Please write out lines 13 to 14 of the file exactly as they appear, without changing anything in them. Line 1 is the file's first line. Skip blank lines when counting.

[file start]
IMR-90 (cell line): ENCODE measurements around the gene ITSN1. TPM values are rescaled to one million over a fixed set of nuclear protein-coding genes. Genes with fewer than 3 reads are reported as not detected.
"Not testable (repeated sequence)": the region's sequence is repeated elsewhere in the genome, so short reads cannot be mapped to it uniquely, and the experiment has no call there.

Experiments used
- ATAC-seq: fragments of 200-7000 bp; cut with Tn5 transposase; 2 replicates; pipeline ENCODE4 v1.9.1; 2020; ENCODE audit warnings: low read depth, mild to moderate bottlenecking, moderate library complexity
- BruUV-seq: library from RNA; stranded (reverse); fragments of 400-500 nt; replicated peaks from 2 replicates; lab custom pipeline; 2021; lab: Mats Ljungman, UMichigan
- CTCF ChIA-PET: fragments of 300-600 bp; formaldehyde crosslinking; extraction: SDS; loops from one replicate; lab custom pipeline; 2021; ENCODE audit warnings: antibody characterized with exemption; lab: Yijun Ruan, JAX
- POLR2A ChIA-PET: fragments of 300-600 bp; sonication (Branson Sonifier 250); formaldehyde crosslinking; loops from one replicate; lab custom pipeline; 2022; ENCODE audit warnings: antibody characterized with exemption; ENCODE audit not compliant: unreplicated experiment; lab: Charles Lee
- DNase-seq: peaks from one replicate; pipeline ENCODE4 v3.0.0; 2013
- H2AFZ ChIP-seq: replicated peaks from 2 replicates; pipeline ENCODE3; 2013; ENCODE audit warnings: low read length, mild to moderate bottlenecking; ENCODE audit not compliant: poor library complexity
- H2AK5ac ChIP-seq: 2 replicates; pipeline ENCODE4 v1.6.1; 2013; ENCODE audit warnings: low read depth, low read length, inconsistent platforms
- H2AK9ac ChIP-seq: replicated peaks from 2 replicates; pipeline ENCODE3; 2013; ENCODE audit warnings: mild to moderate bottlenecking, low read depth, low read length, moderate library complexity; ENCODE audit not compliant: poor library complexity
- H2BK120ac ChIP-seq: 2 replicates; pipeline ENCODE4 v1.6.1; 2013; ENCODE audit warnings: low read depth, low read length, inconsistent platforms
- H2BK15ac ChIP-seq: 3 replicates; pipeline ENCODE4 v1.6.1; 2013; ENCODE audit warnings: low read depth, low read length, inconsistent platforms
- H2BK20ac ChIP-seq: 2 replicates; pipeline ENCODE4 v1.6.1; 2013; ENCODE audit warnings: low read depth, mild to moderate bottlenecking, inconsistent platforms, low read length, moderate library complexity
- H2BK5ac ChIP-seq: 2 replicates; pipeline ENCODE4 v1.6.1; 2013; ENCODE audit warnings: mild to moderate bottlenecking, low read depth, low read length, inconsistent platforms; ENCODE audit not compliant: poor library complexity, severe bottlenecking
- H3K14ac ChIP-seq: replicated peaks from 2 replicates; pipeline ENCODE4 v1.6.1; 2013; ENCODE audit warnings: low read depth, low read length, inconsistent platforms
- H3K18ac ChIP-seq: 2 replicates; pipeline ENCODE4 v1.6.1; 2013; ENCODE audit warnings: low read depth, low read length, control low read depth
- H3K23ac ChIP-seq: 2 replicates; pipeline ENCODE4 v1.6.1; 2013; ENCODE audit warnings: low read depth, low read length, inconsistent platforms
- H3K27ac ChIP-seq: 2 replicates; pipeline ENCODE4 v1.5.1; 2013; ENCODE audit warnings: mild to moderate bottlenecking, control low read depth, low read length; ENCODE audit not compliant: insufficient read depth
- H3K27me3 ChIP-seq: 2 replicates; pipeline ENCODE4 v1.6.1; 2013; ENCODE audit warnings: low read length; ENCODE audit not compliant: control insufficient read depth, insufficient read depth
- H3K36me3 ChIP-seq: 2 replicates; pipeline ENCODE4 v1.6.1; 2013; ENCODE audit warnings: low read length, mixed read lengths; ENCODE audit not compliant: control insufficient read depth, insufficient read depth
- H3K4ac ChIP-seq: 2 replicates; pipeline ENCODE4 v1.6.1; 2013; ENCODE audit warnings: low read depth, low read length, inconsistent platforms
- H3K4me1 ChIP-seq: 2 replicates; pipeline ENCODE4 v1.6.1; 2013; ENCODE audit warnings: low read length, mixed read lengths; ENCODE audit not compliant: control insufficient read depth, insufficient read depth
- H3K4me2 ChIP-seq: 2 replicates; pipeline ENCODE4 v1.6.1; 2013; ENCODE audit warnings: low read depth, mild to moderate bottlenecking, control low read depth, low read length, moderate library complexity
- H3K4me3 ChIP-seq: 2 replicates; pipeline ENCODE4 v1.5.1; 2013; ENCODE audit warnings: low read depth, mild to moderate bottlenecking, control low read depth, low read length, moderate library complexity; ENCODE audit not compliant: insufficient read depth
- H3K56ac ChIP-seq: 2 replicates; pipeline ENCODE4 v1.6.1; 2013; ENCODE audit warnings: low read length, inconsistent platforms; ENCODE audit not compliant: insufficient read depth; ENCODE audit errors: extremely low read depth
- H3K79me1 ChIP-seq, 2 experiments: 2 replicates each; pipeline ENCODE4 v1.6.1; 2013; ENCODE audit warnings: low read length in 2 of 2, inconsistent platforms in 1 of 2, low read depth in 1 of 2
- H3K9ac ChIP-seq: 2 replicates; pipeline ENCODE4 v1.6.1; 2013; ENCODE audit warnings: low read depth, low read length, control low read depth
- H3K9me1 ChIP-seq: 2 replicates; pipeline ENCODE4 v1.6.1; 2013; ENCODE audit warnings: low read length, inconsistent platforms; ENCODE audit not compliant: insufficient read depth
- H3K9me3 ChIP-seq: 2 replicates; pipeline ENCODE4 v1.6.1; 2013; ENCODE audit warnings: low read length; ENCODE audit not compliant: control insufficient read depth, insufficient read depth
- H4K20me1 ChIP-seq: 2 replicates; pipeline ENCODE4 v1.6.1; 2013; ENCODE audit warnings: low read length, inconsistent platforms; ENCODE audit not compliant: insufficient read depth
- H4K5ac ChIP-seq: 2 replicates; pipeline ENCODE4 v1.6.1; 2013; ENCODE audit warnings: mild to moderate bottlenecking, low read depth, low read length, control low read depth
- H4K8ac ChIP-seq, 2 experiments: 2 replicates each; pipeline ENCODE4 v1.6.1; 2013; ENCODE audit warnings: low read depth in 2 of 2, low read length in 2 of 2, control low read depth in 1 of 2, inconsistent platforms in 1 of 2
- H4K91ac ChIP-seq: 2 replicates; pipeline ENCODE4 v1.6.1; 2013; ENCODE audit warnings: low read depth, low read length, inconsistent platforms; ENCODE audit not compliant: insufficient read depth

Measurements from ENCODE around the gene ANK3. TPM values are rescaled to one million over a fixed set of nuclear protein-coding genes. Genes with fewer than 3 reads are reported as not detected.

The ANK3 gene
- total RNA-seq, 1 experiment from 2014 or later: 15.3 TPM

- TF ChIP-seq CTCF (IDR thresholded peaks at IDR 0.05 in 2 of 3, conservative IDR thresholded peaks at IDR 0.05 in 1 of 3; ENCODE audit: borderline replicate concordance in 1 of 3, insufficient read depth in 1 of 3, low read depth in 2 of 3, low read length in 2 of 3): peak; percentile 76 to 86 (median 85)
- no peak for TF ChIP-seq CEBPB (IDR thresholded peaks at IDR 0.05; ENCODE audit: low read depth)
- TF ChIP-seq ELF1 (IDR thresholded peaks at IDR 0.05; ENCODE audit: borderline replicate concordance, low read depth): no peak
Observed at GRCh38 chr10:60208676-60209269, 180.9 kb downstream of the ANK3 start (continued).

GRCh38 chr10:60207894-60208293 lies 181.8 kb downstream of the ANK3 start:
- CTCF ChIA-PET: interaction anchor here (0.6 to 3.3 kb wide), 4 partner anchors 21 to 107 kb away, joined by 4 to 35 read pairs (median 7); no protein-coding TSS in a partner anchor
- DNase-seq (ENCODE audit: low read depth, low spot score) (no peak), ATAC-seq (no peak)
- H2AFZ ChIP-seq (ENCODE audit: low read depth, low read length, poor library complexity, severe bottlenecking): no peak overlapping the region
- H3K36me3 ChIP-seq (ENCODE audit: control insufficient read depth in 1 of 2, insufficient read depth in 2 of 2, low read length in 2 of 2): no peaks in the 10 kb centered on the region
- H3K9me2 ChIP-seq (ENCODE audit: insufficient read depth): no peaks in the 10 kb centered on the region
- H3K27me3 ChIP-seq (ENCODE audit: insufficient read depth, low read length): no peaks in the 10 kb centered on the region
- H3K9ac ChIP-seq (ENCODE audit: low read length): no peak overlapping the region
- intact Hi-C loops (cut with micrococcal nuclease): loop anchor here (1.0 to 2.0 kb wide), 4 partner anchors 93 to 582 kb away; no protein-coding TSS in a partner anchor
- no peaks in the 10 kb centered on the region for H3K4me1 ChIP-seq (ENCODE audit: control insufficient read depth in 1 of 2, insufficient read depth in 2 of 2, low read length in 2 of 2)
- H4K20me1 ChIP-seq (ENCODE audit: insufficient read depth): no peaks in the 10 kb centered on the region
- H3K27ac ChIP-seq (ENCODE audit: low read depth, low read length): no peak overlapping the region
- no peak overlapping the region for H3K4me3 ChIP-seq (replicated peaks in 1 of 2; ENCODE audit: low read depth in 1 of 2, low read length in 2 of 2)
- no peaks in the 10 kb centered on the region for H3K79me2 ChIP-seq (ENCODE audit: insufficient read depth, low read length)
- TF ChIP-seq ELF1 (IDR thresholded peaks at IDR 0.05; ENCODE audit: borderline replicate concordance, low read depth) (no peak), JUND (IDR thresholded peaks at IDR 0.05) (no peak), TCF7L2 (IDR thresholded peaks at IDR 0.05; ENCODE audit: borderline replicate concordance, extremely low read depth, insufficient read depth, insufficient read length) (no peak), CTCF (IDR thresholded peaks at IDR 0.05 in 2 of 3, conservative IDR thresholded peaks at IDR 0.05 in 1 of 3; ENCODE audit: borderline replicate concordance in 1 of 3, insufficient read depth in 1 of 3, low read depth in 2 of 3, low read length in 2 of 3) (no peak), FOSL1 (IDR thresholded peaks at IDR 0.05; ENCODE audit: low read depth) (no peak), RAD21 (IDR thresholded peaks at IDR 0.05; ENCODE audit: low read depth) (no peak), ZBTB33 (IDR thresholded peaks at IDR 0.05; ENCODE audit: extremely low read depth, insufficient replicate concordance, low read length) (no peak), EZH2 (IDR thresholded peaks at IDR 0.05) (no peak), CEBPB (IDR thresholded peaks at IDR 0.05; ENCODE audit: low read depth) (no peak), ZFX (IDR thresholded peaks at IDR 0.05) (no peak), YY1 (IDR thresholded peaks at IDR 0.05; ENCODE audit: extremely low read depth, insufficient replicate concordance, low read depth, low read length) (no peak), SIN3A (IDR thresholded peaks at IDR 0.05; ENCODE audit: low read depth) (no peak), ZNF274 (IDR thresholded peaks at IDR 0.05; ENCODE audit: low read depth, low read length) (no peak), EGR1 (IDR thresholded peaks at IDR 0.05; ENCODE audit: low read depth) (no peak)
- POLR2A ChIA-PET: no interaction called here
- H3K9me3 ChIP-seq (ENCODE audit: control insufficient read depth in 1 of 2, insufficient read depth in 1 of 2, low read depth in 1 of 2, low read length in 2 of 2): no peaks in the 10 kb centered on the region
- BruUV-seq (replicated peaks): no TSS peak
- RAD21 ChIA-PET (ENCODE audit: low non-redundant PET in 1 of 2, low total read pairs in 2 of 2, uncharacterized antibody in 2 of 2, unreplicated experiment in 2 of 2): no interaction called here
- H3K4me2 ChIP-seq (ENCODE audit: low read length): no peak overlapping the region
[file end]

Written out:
- H2BK15ac ChIP-seq: 3 replicates; pipeline ENCODE4 v1.6.1; 2013; ENCODE audit warnings: low read depth, low read length, inconsistent platforms
- H2BK20ac ChIP-seq: 2 replicates; pipeline ENCODE4 v1.6.1; 2013; ENCODE audit warnings: low read depth, mild to moderate bottlenecking, inconsistent platforms, low read length, moderate library complexity